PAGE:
From Range to long range

11:44 am | March 19, 2013

Although the potential closing of Range Elementary has become a hot topic in Carter County, on Monday afternoon, the Carter County Board of Education discussed the possibility of eliminating all of its existing high schools.

Photo by Brandon HicksSchool Board Member Jerry McMahan discusses the benefits of consolidating the Carter County Schools district during the school board's workshop Monday afternoon. McMahan, who headed up the district's Long Range Planning Commission, conducted a yearlong study on reducing the number of schools.

Photo by Brandon Hicks
School Board Member Jerry McMahan discusses the benefits of consolidating the Carter County Schools district during the school board’s workshop Monday afternoon. McMahan, who headed up the district’s Long Range Planning Commission, conducted a yearlong study on reducing the number of schools.

Board members went over the idea of replacing those schools with a new, centrally located high school in the geographic center of the county, the Hampton/Gap Creek area.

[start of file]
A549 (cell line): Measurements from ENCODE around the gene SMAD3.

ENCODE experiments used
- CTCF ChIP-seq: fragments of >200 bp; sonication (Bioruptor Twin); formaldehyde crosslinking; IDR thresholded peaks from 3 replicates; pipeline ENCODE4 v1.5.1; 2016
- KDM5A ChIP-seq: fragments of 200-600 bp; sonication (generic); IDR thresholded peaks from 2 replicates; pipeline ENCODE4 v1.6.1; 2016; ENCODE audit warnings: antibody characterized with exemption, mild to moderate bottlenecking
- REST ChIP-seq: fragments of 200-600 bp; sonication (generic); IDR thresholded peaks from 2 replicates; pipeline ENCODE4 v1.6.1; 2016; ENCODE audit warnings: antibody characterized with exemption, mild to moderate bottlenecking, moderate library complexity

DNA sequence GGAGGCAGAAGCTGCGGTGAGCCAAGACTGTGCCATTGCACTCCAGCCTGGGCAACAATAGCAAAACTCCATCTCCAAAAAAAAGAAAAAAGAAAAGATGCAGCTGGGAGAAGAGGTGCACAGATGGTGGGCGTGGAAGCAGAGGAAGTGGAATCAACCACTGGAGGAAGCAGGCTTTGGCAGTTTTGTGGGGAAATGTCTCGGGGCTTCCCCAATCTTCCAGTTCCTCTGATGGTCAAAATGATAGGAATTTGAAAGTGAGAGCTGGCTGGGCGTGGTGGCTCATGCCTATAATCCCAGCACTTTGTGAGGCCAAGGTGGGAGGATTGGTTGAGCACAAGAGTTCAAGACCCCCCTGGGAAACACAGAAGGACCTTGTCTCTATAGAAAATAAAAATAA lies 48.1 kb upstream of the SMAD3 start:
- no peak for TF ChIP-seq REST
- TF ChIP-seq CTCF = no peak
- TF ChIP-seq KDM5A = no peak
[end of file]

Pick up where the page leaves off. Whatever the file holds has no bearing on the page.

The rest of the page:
“What this would do is require the county to fund the building of one high school for approximately 1,400 students,” said Director of Schools Kevin Ward. “Then, three of the high schools would be utilized as middle schools. That’s basically what this recommendation is.”

For more than 10 months, Carter County Schools’ Long Range Facilities Planning Team has been researching how to make best use of the system’s available — and future — finances.

Board Member Jerry McMahan, who serves as the team’s facilitator, said there were two primary objectives when conducting the research.

“The bottom line is we were looking at what is best for the students of Carter County to provide them the education they’re going to need for the future,” McMahan said. “Secondly, we were looking at costs for the taxpayers.”

Elizabethton Star back open navigation

Switch to our desktop site